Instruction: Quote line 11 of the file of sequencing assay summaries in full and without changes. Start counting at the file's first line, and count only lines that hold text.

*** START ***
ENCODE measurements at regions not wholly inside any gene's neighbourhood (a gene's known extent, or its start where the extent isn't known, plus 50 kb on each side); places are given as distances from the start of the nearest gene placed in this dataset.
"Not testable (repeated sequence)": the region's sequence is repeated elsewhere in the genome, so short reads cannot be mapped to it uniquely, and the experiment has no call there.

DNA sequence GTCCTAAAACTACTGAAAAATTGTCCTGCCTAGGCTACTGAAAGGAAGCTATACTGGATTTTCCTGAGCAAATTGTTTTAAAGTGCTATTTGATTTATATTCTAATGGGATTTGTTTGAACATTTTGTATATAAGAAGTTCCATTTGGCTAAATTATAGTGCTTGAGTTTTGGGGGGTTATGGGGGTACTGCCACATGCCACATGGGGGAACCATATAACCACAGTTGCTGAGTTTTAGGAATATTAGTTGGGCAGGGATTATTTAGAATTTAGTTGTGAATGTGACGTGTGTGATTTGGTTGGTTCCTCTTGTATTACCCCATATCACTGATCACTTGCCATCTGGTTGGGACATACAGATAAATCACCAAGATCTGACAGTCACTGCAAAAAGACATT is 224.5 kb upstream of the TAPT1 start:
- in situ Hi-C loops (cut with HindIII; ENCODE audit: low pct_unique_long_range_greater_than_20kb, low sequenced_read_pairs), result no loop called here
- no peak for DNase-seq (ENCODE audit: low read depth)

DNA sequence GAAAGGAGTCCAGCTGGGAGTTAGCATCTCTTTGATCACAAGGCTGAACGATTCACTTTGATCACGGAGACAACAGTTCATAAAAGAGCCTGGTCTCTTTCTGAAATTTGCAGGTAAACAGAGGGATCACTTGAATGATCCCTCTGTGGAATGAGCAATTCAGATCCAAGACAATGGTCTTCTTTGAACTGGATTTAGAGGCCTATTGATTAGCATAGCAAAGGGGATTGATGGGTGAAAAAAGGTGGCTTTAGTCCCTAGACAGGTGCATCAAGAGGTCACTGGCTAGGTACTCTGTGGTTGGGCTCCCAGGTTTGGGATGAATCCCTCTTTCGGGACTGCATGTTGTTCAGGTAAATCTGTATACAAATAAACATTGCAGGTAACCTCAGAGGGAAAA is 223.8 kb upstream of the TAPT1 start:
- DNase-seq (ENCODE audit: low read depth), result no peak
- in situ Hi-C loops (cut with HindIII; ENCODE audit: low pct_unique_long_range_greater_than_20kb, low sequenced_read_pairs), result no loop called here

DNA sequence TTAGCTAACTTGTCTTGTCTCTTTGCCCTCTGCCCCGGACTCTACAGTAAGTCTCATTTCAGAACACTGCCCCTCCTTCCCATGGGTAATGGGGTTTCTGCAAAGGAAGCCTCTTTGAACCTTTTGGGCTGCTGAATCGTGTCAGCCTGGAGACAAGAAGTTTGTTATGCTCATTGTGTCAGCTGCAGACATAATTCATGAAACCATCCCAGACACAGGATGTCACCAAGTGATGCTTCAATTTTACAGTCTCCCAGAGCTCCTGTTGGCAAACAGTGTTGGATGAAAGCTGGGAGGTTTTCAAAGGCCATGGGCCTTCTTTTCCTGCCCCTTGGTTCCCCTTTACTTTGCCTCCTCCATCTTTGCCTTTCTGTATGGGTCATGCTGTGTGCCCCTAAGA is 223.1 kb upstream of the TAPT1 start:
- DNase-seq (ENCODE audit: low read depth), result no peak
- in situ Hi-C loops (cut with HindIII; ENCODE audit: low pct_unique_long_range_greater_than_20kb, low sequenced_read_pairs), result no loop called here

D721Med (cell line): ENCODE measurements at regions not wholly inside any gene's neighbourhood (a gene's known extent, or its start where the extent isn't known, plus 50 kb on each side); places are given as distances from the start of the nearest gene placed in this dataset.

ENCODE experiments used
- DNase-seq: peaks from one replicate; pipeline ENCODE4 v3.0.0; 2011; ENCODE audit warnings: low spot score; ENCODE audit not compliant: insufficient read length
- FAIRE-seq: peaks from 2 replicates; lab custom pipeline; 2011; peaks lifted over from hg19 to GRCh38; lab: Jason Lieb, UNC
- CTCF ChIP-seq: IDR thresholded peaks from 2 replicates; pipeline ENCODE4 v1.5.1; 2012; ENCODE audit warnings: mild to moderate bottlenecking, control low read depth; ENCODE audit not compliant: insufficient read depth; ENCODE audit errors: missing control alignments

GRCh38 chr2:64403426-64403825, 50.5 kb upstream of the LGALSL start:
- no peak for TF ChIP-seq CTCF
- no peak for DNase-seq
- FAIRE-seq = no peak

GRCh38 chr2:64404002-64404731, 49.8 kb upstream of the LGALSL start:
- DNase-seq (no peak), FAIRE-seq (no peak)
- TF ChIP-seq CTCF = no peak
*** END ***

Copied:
- in situ Hi-C loops (cut with HindIII; ENCODE audit: low pct_unique_long_range_greater_than_20kb, low sequenced_read_pairs), result no loop called here